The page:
Tim:    Well, passion is one of those things that I always been skeptical of. I mean it’s true. You need passion but it is easy to be passionate about something you are succeeding at. Or you have already succeeded at. Is there anything you can look at that struck you either uniquely Japanese or surprisingly common among all these successful Founders in Japan?

Casey:             I think they fell into 2 patterns.

Tim:    Okay.

Casey:             Is you have your product-centered entrepreneurs where it was a personal product or a personal problem that they were solving and you are creating a product from it. And that’s where the passion derives, right. And, keeping the team small and there was a large group that were about the product and service. And they are willing to separate themselves from their product and service when they can no longer grow it or if they have a better home in a different company type of thing.

Then I think that uniquely Japanese part of it is the Kayasha. There is a certain set within the 20 kind of founding companies or Founders that I spoke with that wanted to be Kayasha.

Tim:    Mm-hmm.

Casey:             And, it is about leading a company and being –

Tim:    Well, you are going to have to explain Kayasha. Most of our listeners don’t speak Japanese.

Casey: Let’s see if I can do it justice. I will probably need your help, but it’s a business owner and a business executive is a simple one.

Tim: Yeah.

Casey:             But, the real wording of it is weight and a responsibility. Your incentives are not to maximize profits in Japan. Your incentive is to create an organization. And the larger of the organization you have the better. And, there is a lot social status equated with that.

Tim:    Yeah.

Casey:             And kayasha means, I have responsibility for all of these people under my watch, under my wing type of thing.

Tim:    Well, and another thing is, which I think ties directly with that, is in Japan people are sort of CEO for life.

Casey: Yes.

Tim:    People start a company expecting to die as the Founder of that company. Which is kind of unhealthy in an entrepreneurial context. But, did you find like a large percentage of these successful Founders still had that desire to keep ownership of their company forever?

Casey:             I think there is a certain group, right that fall into the kayasha side of it. I think they are still young and they are still on the upward projectory, so it’s not like the dying grips, “I’m just holding on because this is my baby”, or “this is my self-identity”. [Laugh]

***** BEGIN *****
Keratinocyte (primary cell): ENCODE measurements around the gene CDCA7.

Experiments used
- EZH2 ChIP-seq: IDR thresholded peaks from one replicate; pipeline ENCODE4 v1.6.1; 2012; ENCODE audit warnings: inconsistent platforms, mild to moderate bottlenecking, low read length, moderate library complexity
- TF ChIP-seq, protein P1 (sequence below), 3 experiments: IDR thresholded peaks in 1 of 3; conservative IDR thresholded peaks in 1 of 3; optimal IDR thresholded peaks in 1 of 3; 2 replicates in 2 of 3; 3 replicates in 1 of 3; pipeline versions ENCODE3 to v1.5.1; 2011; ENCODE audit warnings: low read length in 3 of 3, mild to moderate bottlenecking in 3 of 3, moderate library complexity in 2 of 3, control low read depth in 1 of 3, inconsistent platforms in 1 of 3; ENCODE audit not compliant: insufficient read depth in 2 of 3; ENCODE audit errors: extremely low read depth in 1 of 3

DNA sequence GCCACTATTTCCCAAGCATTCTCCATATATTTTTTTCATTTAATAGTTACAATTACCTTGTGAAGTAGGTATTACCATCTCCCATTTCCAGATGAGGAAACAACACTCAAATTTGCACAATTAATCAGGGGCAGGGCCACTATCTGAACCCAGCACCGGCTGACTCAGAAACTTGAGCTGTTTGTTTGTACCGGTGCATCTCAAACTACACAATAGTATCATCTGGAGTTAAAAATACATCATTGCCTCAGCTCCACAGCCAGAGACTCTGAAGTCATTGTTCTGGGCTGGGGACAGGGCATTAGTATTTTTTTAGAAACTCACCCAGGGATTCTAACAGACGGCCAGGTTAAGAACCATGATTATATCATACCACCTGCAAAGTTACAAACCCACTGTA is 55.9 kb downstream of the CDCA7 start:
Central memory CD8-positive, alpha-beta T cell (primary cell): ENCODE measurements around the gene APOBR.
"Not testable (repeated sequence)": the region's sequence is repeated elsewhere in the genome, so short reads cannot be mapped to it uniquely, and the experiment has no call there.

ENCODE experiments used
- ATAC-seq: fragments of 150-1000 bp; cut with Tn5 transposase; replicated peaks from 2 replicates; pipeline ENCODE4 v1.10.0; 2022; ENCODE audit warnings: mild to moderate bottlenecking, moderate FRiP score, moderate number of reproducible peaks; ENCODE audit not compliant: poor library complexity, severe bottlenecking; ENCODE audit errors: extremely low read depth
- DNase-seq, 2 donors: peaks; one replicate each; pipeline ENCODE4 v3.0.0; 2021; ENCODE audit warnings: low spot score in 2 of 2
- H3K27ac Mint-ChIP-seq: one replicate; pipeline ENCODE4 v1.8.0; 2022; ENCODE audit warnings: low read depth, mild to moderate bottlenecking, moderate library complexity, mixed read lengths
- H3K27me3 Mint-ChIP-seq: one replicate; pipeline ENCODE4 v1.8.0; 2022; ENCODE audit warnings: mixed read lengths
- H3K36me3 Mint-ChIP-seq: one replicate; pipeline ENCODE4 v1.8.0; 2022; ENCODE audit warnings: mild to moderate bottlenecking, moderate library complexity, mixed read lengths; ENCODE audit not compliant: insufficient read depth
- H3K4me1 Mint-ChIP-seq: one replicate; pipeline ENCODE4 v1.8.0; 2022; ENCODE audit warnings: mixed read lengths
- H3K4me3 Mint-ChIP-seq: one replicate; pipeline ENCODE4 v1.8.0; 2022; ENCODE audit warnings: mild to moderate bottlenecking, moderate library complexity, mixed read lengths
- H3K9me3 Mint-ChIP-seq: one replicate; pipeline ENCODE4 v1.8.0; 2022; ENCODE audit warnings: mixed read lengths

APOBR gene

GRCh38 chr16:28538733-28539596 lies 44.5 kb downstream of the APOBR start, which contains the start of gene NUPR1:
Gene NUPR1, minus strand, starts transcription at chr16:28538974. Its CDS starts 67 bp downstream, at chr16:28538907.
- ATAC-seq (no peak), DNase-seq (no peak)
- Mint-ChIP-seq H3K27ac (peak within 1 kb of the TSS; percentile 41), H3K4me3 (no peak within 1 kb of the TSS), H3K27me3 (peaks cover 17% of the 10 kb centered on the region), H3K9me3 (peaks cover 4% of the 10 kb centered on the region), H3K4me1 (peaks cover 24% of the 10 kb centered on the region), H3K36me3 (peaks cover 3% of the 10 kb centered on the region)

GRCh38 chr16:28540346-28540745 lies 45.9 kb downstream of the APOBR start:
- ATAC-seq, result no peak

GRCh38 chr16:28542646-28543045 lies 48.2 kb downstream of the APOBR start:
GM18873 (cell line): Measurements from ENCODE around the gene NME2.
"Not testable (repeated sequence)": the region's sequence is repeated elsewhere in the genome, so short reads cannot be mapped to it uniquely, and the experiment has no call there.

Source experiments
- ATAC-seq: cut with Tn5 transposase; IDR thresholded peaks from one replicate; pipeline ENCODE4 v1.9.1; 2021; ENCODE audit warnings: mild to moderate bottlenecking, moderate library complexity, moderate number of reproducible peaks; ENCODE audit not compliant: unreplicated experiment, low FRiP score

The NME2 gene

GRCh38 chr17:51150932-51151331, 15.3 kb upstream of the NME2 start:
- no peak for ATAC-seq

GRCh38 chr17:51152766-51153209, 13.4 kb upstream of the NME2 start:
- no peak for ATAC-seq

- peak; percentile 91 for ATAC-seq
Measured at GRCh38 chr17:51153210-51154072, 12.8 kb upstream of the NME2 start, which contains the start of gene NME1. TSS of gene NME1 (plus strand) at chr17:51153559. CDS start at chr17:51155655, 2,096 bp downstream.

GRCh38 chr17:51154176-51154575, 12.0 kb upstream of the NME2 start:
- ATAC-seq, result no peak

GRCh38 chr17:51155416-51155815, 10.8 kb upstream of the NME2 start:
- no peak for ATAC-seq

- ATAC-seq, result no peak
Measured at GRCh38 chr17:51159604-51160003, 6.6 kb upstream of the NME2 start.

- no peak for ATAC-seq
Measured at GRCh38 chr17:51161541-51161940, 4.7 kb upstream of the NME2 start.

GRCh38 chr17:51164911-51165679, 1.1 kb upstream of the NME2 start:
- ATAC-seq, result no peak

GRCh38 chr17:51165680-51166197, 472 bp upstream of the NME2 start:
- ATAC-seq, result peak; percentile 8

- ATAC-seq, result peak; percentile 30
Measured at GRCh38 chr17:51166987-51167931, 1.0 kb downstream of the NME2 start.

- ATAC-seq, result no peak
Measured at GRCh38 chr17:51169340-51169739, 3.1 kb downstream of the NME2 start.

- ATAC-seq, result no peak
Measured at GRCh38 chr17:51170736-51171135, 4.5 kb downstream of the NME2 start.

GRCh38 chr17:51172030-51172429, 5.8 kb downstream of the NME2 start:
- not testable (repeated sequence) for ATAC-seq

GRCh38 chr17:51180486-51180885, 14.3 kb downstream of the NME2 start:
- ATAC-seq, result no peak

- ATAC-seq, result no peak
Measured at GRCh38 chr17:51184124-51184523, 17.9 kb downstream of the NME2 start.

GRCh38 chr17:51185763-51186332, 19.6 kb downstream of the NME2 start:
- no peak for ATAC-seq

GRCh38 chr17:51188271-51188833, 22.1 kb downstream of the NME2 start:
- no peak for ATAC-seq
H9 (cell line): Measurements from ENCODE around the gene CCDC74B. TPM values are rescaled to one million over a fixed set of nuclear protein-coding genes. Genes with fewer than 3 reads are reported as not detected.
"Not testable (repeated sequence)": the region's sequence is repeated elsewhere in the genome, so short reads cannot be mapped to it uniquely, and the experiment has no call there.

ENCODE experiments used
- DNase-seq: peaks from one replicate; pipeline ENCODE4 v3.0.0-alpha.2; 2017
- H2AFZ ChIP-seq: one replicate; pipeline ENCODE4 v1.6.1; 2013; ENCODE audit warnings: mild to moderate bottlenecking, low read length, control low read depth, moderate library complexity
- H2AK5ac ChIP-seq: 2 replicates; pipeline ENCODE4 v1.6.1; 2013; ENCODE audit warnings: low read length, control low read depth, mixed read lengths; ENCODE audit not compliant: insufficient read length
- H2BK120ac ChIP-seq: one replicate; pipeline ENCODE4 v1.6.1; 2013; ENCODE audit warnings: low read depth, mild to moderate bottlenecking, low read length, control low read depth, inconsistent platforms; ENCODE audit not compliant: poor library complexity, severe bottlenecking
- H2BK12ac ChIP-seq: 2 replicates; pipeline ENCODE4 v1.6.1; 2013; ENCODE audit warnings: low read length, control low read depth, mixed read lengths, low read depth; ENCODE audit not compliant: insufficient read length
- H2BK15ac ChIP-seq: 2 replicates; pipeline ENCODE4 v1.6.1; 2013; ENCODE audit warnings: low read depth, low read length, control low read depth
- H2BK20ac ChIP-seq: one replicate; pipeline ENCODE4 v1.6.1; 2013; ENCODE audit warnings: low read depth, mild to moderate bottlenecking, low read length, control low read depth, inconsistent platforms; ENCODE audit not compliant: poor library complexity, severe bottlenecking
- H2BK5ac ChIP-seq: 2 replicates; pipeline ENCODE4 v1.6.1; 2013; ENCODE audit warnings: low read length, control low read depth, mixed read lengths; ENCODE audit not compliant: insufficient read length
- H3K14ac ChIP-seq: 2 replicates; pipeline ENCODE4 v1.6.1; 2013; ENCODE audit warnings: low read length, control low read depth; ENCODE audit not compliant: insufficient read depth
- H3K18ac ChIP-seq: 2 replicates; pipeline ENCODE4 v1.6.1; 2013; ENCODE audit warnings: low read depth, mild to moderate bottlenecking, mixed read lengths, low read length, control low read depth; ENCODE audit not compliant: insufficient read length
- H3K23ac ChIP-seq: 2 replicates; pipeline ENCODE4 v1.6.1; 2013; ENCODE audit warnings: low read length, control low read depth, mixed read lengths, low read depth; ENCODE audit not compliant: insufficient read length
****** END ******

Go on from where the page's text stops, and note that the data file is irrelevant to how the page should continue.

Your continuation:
Tim:    That’s what it turns into. [Laugh]

Casey:             [Laugh] Or my family identity. But, there is a determination to grow it.

Tim:    Did you see any differences between the generations? The young successful entrepreneurs versus the guys in their 50s?

Casey:             Actually there was only one group that I interviewed that was in their 50s. I think there is a couple in their early 40s. Then most are in their early 30s and then there is a few 20-year-olds type of things. Mostly the younger generation that will be future entrepreneurs that want to change Japan.

Tim:    Okay.

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Casey:             So, if I look at just the Digital Garage. They built up that company and took a risk when I guess it wasn’t as cool to be an entrepreneur. There wasn’t the infrastructure. It was really when the internet was starting.

Tim:    Yeah, they were founded back in 1997, 1996 something like that. Pretty early on.

Casey:             I think it might. You use to work there right? [Laugh]

Tim:    They bought all of my old companies.

Casey:             [Laugh] Okay.

Tim:    That was much later though. [Laugh]

Casey:             But, yeah so they were pioneering the internet in Japan at that time. I think there is a story that really stands out from Hayashi-san is about I was asking him about taking Venture Capital. He was like “Venture Capital didn’t exist back then.”

Tim:    Yeah.

Casey:             It was more if you want Venture Capital okay I can have like a big Japanese it’s Venture Capital. But they still want all the guarantees of a load. So, he’s like “I got a Venture Capital offer. They wanted to sign up my house as being liability for this Venture Capital.” And basically he said “fuck you” type thing.

Tim:    Yeah.

Casey:             And, that became his motivation in some part to grow things.

Tim:    Well, that’s something that is only changed fairly recently. I still talk to young Founders and young entrepreneurs who will occasionally have a VC ask them to sign for the loan, or to guarantee their investment. It’s rare, but it still happens.

Casey:             So, I think still on that spectrum of becoming more sophisticated about the Venture Capital funding Japan still has quite a long way to go about that.